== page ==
How to be fully present
Great Greek philosopher Socrates once said: “The unexamined life is not worth living.” Since my late teens, I have developed habits of sacrificing sleep and good routines in order to achieve my goals. And because of this, I had achieved everything I wanted before the age of 30. However, the physical and mental cost of functioning and achieving at a high pace have been immense; my body and mind are not as robust and fast healing as they once were. It has become a necessity that I find ways to slow down and look after myself, rather than doing this when I feel like it.
MAKE TIME FOR YOURSELF
Speaking at an all-women event I recently attended, registered psychologist, life coach and trainer Dr Tshepiso Matentjie emphasised that making time for yourself is vital. “Dedicate the first and last two hours of your day to yourself,” she advises. If we are to live our best lives, that time for ourselves becomes an important tool in our arsenal. This is because it is intended to help you be more mindful, something that we could all use, she adds. We live in a world that sells disordered living, which is either about too much or too little – not enough sleep; big portions of food, but not enough essential nutrients; too much time spent working, and not enough on family or by ourselves; excessive drinking; etc. But, realising that you may be out of balance requires you to spend some time thinking about your life, and living thoughtfully. These are luxuries that many people cannot afford, especially when there isn’t enough money, and bills have to be paid. But, they are especially important for women – we are not taught the importance of taking time for ourselves, no matter how small, because every moment is dedicated to something or someone else. The time spent at the beginning and end of your day should allow you to plan, examine and refocus.
HOW TO SPEND IT
Dr Tshepiso advises that you use this time for prayer and meditation, planning your day, formulating your goals, studying, exercising and reflection because you have to replenish yourself. Sleep is equally important. Most recently, results by researchers at Duke University Medical Centre not only confirm the necessity of sleep, but that you must be consistent about it. Strict and regular bedtimes are not just for children. The study, titled Validation of the Sleep Regularity Index in Older Adults and Associations with Cardiometabolic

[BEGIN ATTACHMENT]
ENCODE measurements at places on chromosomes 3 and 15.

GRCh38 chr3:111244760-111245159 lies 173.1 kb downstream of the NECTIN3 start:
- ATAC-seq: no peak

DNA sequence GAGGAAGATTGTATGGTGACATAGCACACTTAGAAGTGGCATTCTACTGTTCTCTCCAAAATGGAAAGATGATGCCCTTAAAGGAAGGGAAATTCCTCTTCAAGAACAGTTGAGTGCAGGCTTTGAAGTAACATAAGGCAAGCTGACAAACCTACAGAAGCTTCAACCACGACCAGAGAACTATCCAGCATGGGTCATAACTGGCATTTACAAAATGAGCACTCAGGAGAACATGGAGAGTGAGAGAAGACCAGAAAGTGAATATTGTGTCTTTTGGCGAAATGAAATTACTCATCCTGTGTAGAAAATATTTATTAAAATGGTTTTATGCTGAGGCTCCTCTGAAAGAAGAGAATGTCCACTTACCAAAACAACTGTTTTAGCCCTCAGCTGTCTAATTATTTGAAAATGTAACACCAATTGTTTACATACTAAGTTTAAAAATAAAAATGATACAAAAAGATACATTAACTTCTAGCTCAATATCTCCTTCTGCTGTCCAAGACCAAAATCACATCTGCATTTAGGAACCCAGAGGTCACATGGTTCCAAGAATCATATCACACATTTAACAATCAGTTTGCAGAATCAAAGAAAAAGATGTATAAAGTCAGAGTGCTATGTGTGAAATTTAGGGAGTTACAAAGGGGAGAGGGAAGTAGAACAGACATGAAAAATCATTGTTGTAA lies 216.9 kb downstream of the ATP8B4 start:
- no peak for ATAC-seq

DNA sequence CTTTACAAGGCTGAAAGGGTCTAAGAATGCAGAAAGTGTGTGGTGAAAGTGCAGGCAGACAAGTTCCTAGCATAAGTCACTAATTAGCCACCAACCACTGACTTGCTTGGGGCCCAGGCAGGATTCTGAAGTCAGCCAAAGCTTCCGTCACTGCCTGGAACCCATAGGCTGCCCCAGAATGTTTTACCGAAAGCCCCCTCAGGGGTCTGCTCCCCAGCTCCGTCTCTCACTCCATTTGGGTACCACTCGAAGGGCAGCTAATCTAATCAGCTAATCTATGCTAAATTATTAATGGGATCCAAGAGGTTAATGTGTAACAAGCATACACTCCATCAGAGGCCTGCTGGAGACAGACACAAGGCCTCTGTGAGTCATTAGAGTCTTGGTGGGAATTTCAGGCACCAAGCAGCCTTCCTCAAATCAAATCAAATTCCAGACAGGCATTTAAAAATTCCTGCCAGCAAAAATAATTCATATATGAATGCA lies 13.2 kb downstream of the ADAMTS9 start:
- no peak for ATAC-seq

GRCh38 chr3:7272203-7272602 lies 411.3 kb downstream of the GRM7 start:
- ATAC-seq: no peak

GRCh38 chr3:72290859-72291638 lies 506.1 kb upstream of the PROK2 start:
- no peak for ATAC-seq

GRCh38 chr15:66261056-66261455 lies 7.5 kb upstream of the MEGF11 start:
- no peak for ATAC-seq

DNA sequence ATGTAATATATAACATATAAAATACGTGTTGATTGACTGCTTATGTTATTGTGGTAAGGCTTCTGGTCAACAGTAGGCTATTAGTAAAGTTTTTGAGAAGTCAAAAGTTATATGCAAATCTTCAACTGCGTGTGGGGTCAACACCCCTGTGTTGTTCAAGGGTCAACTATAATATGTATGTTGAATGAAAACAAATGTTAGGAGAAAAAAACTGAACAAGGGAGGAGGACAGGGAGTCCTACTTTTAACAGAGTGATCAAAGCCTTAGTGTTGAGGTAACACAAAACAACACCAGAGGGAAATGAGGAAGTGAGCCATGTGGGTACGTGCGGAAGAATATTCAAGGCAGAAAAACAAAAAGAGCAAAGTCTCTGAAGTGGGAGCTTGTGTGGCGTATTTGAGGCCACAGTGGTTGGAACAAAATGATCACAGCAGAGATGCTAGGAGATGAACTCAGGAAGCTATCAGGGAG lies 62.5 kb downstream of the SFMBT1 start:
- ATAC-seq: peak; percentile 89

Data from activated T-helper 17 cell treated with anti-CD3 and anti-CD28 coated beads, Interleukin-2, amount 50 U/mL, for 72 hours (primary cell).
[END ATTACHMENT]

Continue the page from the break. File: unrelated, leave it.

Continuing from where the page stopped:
Risk, and published in September 2018, also found that those with irregular and poor sleep patterns were likely to experience other issues. These included gaining weight, a heart attack or stroke and higher blood sugar and pressure. Co-author, clinical psychologist and professor Jessica Lunsford-Avery has been quoted as saying: “In our study, individuals with more irregular sleep and wake times tend to be less physically active, more stressed and depressed — all of which could contribute to poorer heart and metabolic health.” So, taking time for yourself is not just about feeling good emotionally and mentally.
It is also about giving yourself the best quality of life possible. May you begin your daily work towards a mindful life worth living.
With the pace and stress of everyday life, it can be hard
to make time for yourself. But, this is vital for a good and fulfilling life, writes